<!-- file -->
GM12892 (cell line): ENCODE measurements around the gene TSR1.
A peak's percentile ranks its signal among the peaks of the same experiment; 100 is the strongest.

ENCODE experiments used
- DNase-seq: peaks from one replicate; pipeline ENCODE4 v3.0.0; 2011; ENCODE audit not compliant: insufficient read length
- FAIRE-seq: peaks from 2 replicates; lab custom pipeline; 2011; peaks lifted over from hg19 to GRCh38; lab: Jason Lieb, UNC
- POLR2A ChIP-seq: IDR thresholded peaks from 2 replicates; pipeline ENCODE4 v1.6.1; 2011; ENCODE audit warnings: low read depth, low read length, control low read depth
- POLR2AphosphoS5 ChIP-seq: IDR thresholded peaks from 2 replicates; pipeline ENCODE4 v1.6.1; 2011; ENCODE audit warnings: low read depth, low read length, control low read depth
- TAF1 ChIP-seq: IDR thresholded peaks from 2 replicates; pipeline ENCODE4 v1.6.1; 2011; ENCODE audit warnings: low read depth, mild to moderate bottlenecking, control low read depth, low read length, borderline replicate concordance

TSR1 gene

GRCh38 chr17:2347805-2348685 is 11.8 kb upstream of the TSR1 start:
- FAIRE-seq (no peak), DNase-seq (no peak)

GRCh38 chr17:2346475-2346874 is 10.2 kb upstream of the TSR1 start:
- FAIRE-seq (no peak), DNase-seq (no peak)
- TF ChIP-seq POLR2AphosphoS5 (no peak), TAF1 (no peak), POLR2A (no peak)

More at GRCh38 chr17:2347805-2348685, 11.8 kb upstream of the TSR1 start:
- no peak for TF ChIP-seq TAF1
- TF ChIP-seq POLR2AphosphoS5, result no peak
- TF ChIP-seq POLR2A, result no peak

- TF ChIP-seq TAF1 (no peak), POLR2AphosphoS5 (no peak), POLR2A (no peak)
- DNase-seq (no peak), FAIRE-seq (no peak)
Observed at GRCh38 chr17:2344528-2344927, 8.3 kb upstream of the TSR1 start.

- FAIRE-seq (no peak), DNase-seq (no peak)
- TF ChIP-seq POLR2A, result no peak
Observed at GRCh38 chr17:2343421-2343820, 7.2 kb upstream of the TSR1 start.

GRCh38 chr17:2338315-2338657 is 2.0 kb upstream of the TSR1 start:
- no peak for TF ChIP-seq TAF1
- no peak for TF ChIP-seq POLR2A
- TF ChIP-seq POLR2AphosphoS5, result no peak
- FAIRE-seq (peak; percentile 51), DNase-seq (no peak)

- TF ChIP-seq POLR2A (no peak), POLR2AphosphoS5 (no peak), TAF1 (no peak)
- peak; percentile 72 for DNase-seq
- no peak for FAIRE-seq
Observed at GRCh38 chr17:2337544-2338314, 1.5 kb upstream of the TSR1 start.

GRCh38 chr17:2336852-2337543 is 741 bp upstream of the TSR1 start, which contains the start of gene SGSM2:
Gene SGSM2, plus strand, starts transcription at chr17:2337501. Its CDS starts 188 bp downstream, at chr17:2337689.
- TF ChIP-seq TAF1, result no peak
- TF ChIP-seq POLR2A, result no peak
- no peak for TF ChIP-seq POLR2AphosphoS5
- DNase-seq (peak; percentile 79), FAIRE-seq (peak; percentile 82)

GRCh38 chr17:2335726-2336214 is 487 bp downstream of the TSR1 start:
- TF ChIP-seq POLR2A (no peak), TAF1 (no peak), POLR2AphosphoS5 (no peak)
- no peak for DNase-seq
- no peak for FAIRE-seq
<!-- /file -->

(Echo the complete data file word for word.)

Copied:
GM12892 (cell line): ENCODE measurements around the gene TSR1.
A peak's percentile ranks its signal among the peaks of the same experiment; 100 is the strongest.

ENCODE experiments used
- DNase-seq: peaks from one replicate; pipeline ENCODE4 v3.0.0; 2011; ENCODE audit not compliant: insufficient read length
- FAIRE-seq: peaks from 2 replicates; lab custom pipeline; 2011; peaks lifted over from hg19 to GRCh38; lab: Jason Lieb, UNC
- POLR2A ChIP-seq: IDR thresholded peaks from 2 replicates; pipeline ENCODE4 v1.6.1; 2011; ENCODE audit warnings: low read depth, low read length, control low read depth
- POLR2AphosphoS5 ChIP-seq: IDR thresholded peaks from 2 replicates; pipeline ENCODE4 v1.6.1; 2011; ENCODE audit warnings: low read depth, low read length, control low read depth
- TAF1 ChIP-seq: IDR thresholded peaks from 2 replicates; pipeline ENCODE4 v1.6.1; 2011; ENCODE audit warnings: low read depth, mild to moderate bottlenecking, control low read depth, low read length, borderline replicate concordance

TSR1 gene

GRCh38 chr17:2347805-2348685 is 11.8 kb upstream of the TSR1 start:
- FAIRE-seq (no peak), DNase-seq (no peak)

GRCh38 chr17:2346475-2346874 is 10.2 kb upstream of the TSR1 start:
- FAIRE-seq (no peak), DNase-seq (no peak)
- TF ChIP-seq POLR2AphosphoS5 (no peak), TAF1 (no peak), POLR2A (no peak)

More at GRCh38 chr17:2347805-2348685, 11.8 kb upstream of the TSR1 start:
- no peak for TF ChIP-seq TAF1
- TF ChIP-seq POLR2AphosphoS5, result no peak
- TF ChIP-seq POLR2A, result no peak

- TF ChIP-seq TAF1 (no peak), POLR2AphosphoS5 (no peak), POLR2A (no peak)
- DNase-seq (no peak), FAIRE-seq (no peak)
Observed at GRCh38 chr17:2344528-2344927, 8.3 kb upstream of the TSR1 start.

- FAIRE-seq (no peak), DNase-seq (no peak)
- TF ChIP-seq POLR2A, result no peak
Observed at GRCh38 chr17:2343421-2343820, 7.2 kb upstream of the TSR1 start.

GRCh38 chr17:2338315-2338657 is 2.0 kb upstream of the TSR1 start:
- no peak for TF ChIP-seq TAF1
- no peak for TF ChIP-seq POLR2A
- TF ChIP-seq POLR2AphosphoS5, result no peak
- FAIRE-seq (peak; percentile 51), DNase-seq (no peak)

- TF ChIP-seq POLR2A (no peak), POLR2AphosphoS5 (no peak), TAF1 (no peak)
- peak; percentile 72 for DNase-seq
- no peak for FAIRE-seq
Observed at GRCh38 chr17:2337544-2338314, 1.5 kb upstream of the TSR1 start.

GRCh38 chr17:2336852-2337543 is 741 bp upstream of the TSR1 start, which contains the start of gene SGSM2:
Gene SGSM2, plus strand, starts transcription at chr17:2337501. Its CDS starts 188 bp downstream, at chr17:2337689.
- TF ChIP-seq TAF1, result no peak
- TF ChIP-seq POLR2A, result no peak
- no peak for TF ChIP-seq POLR2AphosphoS5
- DNase-seq (peak; percentile 79), FAIRE-seq (peak; percentile 82)

GRCh38 chr17:2335726-2336214 is 487 bp downstream of the TSR1 start:
- TF ChIP-seq POLR2A (no peak), TAF1 (no peak), POLR2AphosphoS5 (no peak)
- no peak for DNase-seq
- no peak for FAIRE-seq